TEXT: Jeremiah 1:4-10

Now the word of the Lord came to me saying,
“Before I formed you in the womb I knew you,
and before you were born I consecrated you;
I appointed you a prophet to the nations.”
Then I said, “Ah, Lord God! Truly I do not know how to speak, for I am only a boy.”

(Jeremiah 1:4-6)

Today we consider the story of Jeremiah, and his call to be a prophet. Did you notice how this plays out? The Lord comes to Jeremiah—who might have been about 14 years of age at the time—and he says to him: “Before I formed you in the womb I knew you, and before you were born I consecrated you; I appointed you a prophet to the nations.”

Well, Jeremiah can see where this is going, and he immediately tries to deflect the Lord’s challenge. I like the way Eugene Peterson translates this. Jeremiah says: “Hold it, Master God! Look at me. I don’t know anything. I’m only a boy!” *

But his protest doesn’t do him any good, for the Lord replies: “Don’t say, ‘I’m only a boy.’ I’ll tell you where to go and you’ll go there. I’ll tell you what to say and you’ll say it. Don’t be afraid of a soul. I’ll be right there, looking after you.” *

In other words, there’s no room here for argument! So—in the beginning, at least—Jeremiah becomes a most reluctant prophet. And you might think that a person like that would not be a good choice for the task. Generally speaking, people who are pressured into doing things don’t make the best workers. But the Lord knew what he was about with young Jeremiah. The lad went on to become one of Israel’s greatest prophets.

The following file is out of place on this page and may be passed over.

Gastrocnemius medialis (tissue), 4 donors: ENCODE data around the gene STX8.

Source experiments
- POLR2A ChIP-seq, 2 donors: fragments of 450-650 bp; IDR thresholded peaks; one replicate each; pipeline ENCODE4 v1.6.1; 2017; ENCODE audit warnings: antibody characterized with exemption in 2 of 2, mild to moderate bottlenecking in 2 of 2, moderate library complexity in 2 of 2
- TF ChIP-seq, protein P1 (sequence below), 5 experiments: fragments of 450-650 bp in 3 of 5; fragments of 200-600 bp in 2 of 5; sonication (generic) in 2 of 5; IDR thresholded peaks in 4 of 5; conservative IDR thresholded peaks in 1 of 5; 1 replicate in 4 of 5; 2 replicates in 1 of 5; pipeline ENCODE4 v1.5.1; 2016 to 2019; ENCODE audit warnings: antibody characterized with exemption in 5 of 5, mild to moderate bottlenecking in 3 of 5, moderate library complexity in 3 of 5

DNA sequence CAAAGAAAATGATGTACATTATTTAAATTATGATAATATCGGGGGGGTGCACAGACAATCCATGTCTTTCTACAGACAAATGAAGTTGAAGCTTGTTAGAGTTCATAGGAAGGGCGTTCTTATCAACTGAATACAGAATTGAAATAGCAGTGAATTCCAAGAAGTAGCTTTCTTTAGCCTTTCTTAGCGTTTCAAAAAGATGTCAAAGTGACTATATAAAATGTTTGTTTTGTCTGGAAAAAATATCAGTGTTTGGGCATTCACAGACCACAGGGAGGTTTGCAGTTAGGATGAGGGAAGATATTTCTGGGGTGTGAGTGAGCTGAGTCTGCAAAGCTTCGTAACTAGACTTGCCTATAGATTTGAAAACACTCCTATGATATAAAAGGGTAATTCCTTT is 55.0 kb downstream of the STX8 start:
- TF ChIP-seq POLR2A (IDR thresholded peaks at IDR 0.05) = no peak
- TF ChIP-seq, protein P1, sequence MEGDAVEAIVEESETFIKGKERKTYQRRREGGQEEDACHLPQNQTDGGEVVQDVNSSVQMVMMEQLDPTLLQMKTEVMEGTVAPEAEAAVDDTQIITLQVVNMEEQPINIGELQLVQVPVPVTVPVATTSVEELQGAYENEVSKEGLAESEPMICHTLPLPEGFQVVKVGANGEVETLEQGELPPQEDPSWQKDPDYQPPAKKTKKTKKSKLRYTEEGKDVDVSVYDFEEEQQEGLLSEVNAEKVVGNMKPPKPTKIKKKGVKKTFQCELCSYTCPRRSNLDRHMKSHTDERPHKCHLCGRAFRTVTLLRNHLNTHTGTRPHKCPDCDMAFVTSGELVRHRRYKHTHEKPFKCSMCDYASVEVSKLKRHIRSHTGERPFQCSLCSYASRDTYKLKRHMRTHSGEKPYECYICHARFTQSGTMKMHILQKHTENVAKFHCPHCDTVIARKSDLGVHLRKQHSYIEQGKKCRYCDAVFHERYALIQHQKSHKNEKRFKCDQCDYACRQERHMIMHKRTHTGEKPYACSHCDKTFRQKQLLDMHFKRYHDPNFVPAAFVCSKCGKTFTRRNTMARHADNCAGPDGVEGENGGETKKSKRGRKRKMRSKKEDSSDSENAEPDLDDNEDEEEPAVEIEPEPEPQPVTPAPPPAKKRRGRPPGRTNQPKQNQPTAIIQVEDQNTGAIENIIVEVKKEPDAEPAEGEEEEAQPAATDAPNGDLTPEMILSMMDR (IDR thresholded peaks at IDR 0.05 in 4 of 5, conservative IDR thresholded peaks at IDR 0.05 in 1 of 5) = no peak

And even if he remained somewhat reluctant, he eventually reached the point where he felt compelled to speak God’s Word—where he couldn’t not speak that Word, even if he had wanted to remain silent. Later in his career, Jeremiah would declare: “If I say, ‘I will not mention [the Lord], or speak any more in his name’, then within me there is something like a burning fire shut up in my bones; I am weary with holding it in, and I cannot.” (Jer. 20:9)

God is good at picking his candidates! He always seems to know just exactly who is the right person for whatever job he needs to fill. Think about the “Noah’s Ark” story. Noah was just the right man to put in charge of conserving all the species in Creation. It’s not a job I would have wanted. The Book of Genesis says the flood lasted 150 days (Gen. 7:24). That’s five months! Almost half a year cooped up with all those smelly animals! Like I said, I wouldn’t have wanted to do that. And God probably wouldn’t have asked me, because he knows my temperament. If I had been Noah, today there would be no mosquitoes!

But I digress. Let’s get back to Jeremiah. When it comes to people whom God calls, Jeremiah wasn’t all that unusual. You may remember that Moses also tried to get out of the task the Lord set before him. The prophet Jonah was a most unwilling servant, as well. You know, the reason he ended up in the belly of that whale was that he didn’t want to go and preach to the Ninevites. So he got on a boat and tried to sail away … but we know where that got him! And in the end, he had to do what God had called him to do in the first place.

Some things don’t change, I guess. At least, it seems that way to me. The call of God is very seldom a call to do something we wanted to do anyway. The call of the Lord is not often a call to do what is convenient, or comfortable, or within what we perceive as our existing skill set. And sometimes—even if we think we know where the path of discipleship is leading us … well, it suddenly veers off in an unexpected direction.

How many of you, I wonder, have set out for one place, but—through something like divine intervention—have ended up at quite another destination?